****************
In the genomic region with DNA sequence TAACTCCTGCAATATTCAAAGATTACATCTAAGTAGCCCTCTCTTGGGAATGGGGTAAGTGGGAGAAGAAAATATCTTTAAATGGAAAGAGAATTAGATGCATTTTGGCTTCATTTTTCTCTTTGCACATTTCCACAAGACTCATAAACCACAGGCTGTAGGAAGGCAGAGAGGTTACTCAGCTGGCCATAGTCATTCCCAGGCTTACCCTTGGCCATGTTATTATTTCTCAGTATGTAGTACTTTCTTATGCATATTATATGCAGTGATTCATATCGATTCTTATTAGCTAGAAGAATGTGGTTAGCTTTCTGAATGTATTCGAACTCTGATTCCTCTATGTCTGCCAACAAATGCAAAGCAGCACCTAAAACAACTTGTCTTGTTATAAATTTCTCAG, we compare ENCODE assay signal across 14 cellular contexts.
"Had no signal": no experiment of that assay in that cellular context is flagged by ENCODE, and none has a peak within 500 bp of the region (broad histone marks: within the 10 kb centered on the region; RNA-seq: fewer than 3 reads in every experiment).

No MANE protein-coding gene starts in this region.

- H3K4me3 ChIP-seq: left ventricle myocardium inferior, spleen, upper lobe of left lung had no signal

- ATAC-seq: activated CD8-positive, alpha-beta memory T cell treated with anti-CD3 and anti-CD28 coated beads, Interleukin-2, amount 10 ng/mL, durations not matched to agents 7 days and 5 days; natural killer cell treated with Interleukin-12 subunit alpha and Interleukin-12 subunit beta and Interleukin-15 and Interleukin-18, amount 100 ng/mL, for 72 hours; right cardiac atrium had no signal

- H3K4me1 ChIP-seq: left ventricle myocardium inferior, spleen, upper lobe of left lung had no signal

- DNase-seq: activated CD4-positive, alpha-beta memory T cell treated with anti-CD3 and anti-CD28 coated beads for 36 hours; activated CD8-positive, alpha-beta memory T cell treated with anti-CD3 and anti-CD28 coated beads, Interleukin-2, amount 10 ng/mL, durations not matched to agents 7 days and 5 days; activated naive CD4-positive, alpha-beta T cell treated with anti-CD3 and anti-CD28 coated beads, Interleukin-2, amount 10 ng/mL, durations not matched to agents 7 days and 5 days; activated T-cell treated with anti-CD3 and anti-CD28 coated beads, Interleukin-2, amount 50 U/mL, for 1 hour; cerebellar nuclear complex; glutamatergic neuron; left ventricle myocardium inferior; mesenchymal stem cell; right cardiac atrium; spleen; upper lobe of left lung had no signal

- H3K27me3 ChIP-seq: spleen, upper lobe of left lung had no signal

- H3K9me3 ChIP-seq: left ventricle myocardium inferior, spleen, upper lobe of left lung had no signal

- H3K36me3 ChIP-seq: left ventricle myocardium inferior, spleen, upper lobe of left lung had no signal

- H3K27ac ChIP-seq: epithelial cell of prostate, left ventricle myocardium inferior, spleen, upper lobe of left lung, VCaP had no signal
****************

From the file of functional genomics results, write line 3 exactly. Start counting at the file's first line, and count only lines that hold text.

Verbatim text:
No MANE protein-coding gene starts in this region.